Hiring a Leader: The role of a business leader
Sanjay Kumar , CEO, Elior
It is a moot point whether leaders are born or made, but there is no denying – at least in the modern-day business environment – that it is their responsibility to develop future leaders, who will go on to assume positions of increasing complexity and scope. We are fast and approaching a demographic tipping point – baby boomers are exiting the workforce and millennial are growing into leadership roles. Their preparedness to lead, therefore, becomes critical in determining the success of the organizations they work with.
Success itself is no longer measured by profits, but by the environmental and socio-cultural impact a business achieves. And the business environment, in turn, is continually evolving to embrace the latest advancements in technology. The role of a business leader – a tough job to begin with – has become even more challenging today. What skills and qualities, therefore, should one look for, when grooming future leaders within the organization, or hiring people for leadership positions?
There are several qualities of a leader. It’s essential to be accepted and respected as a leader by a young workforce whose views on matters of work and workplace culture differ significantly from those of the old schools.
Authenticity: Leaders must be must be honest, forthright, and clear in their dealings with external as well as internal stakeholders. The younger generations have low tolerance for hypocrisy or high-handed behavior. They believe respect must be earned through actions, not designations. Leaders must be prepared to walk the talk, and set high standards for business and personal conduct.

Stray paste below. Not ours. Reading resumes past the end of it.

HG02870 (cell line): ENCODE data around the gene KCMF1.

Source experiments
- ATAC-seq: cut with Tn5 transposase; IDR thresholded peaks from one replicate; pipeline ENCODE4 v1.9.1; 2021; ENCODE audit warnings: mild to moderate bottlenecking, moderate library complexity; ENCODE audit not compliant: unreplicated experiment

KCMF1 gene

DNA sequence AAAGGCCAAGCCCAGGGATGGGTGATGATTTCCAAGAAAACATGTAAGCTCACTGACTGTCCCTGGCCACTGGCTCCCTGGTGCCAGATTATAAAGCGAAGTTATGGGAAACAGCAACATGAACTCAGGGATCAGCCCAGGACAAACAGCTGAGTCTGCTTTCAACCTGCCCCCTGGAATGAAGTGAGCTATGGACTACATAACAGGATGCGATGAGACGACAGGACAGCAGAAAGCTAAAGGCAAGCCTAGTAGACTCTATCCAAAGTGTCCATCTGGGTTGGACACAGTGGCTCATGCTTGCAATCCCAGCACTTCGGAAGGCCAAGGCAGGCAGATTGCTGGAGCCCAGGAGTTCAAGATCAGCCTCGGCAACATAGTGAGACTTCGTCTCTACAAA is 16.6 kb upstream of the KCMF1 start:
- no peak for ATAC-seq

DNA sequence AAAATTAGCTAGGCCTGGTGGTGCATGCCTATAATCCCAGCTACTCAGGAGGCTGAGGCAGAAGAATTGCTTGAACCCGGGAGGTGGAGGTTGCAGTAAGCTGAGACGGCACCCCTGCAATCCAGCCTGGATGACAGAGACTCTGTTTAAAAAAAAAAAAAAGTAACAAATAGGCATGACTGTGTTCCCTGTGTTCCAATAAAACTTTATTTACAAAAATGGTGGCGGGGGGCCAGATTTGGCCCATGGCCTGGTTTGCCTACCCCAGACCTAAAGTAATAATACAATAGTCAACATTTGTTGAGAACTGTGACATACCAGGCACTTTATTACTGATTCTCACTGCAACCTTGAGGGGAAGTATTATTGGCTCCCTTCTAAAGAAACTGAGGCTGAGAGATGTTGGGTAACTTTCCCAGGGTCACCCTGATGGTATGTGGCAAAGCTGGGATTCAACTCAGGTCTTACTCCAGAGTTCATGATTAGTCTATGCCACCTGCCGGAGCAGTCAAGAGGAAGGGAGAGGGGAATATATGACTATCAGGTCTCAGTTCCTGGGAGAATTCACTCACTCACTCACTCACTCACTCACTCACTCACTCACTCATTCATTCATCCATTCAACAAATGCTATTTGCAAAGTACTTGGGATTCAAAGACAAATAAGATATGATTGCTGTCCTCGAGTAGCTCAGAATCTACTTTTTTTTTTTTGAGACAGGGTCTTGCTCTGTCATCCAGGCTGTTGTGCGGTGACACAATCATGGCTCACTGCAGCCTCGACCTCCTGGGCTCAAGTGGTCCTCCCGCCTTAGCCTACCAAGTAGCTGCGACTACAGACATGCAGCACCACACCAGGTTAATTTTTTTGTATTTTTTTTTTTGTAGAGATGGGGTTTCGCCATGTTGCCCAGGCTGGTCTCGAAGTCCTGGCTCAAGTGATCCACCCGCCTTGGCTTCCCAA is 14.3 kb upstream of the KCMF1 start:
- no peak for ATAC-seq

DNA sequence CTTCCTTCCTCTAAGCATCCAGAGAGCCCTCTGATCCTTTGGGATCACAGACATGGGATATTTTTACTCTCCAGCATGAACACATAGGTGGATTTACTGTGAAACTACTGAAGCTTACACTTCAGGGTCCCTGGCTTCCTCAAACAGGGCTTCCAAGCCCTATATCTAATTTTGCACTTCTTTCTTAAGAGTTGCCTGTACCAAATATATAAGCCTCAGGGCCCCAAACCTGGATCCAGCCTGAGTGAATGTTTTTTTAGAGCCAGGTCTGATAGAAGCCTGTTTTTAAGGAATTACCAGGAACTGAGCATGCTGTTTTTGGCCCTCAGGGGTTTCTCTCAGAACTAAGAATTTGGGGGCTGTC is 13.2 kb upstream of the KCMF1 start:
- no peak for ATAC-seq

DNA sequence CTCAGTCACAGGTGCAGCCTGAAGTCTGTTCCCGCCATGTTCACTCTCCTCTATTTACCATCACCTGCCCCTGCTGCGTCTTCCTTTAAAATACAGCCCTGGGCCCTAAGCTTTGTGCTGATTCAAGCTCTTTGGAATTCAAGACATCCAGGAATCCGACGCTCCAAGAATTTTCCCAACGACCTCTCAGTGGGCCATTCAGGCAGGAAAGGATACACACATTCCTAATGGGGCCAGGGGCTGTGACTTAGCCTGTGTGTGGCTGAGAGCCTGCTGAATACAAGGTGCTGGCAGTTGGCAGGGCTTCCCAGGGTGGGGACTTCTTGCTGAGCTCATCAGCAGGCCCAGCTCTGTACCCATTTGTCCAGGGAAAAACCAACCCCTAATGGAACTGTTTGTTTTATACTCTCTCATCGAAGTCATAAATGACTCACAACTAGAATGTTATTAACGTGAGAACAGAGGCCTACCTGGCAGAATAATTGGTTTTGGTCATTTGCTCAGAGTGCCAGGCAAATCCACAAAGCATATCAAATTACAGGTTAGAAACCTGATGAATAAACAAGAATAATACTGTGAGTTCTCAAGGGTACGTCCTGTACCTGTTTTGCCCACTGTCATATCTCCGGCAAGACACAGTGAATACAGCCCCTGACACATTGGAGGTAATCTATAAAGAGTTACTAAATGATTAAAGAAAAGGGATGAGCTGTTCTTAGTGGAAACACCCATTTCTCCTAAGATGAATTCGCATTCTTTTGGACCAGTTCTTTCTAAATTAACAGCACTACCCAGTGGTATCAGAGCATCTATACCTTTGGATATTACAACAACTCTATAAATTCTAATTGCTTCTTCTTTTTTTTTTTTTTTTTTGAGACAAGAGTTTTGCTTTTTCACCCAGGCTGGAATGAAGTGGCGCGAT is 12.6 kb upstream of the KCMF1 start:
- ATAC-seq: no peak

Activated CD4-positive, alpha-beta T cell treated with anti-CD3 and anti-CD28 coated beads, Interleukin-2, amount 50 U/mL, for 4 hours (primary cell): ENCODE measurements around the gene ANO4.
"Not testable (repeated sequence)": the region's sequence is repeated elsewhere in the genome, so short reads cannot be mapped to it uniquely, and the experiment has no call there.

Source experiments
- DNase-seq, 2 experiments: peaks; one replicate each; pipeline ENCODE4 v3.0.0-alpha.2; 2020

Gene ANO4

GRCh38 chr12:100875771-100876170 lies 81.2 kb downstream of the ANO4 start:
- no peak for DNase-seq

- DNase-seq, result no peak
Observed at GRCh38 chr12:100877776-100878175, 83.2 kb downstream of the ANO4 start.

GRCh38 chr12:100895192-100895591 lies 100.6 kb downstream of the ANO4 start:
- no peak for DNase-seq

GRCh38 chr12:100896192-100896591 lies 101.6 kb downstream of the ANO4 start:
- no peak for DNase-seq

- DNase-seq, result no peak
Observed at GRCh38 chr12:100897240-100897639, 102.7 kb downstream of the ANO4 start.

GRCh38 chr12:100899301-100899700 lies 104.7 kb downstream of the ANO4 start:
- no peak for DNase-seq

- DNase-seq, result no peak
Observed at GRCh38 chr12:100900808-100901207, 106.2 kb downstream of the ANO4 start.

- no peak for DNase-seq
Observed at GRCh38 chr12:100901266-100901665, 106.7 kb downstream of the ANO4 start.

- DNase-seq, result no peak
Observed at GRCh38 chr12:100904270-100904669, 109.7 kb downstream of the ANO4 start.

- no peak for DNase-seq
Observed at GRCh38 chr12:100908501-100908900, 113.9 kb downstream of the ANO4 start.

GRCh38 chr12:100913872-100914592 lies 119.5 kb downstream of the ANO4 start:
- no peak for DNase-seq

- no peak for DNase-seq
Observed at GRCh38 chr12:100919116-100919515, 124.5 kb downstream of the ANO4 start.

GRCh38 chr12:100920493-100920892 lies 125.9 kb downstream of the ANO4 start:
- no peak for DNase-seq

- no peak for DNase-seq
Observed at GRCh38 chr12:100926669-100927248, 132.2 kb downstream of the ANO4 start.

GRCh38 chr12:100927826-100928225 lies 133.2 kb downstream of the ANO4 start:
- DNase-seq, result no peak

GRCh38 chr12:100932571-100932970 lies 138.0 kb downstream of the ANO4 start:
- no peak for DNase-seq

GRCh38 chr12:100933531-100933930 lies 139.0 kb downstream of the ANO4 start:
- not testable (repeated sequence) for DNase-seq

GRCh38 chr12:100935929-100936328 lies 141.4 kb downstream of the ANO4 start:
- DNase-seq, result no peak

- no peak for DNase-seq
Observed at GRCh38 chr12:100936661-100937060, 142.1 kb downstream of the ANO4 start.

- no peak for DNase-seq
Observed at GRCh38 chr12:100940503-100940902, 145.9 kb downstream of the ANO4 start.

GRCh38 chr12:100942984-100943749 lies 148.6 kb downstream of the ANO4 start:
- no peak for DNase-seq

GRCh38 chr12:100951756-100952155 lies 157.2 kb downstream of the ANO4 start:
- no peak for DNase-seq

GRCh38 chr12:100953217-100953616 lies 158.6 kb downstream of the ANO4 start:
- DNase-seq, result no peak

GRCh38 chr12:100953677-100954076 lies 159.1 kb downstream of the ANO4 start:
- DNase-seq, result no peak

Adherence to values: The values we uphold give us direction and strength when it comes to making difficult decisions, and it is no different with business leaders. Successful leaders constantly refer to their personal and organizational values in every decision-making process. More importantly, they encourage their employees to do the same. Millennial like to work with organizations that reflect their own value system
Courage: Leaders, more than anyone, must have the courage to always do what’s right and consistent with the highest ethical standards, even in situations of extreme pressure. Because of the position they hold, their decisions have organization-wide effects, whether good or bad. Employees respect and stand by a leader who shows strength of character.
Risk tolerance: Millennial are independent thinkers and have an innate entrepreneurial streak that manifests even as they go about their jobs. Their leader must be able to channelize their considerable abilities by empowering them sufficiently and giving them a free reign within the requirements of their role. This entails risk – a risk that leaders must allow for, to create a happy and energizing workplace.
Collaborative nature: Independent they might be, but millennial will be required to work in a business environment that increasingly calls for collaboration between different teams, functions, and geographies. Leaders are expected to be collaborative workers themselves, seeking inputs from different functional heads, business heads, and the company’s customers.
Willingness to mentor: Nobody likes to be told what to do, the younger generation even less so. What they expect instead, is to be guided and mentored in their roles, so that their abilities are utilized to the fullest. Leaders cannot operate as a command-and-control center; instead they should help people see things from different perspectives, encourage learning, and turn work into learning experiences. The key to effective leadership lies in guiding and empowering people to be the best they can be. It is simple and obvious principle, and an age-old one, at that. It is a happy irony that it took the emergence of a new-age workforce to rediscover it.
The article was published on timeshrx.com on February 22, 2018